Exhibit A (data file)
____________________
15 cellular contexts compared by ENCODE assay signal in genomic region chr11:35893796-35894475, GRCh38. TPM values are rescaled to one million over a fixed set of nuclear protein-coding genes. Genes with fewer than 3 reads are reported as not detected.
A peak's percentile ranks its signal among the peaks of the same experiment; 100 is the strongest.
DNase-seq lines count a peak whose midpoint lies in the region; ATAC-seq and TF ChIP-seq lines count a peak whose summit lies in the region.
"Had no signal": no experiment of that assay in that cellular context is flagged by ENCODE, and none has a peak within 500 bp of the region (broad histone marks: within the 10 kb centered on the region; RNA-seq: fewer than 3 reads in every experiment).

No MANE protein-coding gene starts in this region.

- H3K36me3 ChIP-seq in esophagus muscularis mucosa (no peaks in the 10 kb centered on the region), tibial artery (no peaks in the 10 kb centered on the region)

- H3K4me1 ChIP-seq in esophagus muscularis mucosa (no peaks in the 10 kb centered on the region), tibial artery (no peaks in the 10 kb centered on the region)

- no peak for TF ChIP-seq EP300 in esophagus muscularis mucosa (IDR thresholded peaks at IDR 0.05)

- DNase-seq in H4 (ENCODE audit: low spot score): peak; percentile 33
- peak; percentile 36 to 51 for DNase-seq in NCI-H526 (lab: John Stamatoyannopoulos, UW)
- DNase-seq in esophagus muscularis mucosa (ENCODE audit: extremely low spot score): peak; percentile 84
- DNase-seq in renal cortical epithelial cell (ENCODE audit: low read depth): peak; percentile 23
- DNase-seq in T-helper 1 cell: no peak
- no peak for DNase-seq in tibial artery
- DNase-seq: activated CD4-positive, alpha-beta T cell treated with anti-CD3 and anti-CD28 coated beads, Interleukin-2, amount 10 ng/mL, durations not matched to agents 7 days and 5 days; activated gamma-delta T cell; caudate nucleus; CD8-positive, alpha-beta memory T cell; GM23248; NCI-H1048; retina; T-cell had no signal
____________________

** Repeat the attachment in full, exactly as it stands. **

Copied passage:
15 cellular contexts compared by ENCODE assay signal in genomic region chr11:35893796-35894475, GRCh38. TPM values are rescaled to one million over a fixed set of nuclear protein-coding genes. Genes with fewer than 3 reads are reported as not detected.
A peak's percentile ranks its signal among the peaks of the same experiment; 100 is the strongest.
DNase-seq lines count a peak whose midpoint lies in the region; ATAC-seq and TF ChIP-seq lines count a peak whose summit lies in the region.
"Had no signal": no experiment of that assay in that cellular context is flagged by ENCODE, and none has a peak within 500 bp of the region (broad histone marks: within the 10 kb centered on the region; RNA-seq: fewer than 3 reads in every experiment).

No MANE protein-coding gene starts in this region.

- H3K36me3 ChIP-seq in esophagus muscularis mucosa (no peaks in the 10 kb centered on the region), tibial artery (no peaks in the 10 kb centered on the region)

- H3K4me1 ChIP-seq in esophagus muscularis mucosa (no peaks in the 10 kb centered on the region), tibial artery (no peaks in the 10 kb centered on the region)

- no peak for TF ChIP-seq EP300 in esophagus muscularis mucosa (IDR thresholded peaks at IDR 0.05)

- DNase-seq in H4 (ENCODE audit: low spot score): peak; percentile 33
- peak; percentile 36 to 51 for DNase-seq in NCI-H526 (lab: John Stamatoyannopoulos, UW)
- DNase-seq in esophagus muscularis mucosa (ENCODE audit: extremely low spot score): peak; percentile 84
- DNase-seq in renal cortical epithelial cell (ENCODE audit: low read depth): peak; percentile 23
- DNase-seq in T-helper 1 cell: no peak
- no peak for DNase-seq in tibial artery
- DNase-seq: activated CD4-positive, alpha-beta T cell treated with anti-CD3 and anti-CD28 coated beads, Interleukin-2, amount 10 ng/mL, durations not matched to agents 7 days and 5 days; activated gamma-delta T cell; caudate nucleus; CD8-positive, alpha-beta memory T cell; GM23248; NCI-H1048; retina; T-cell had no signal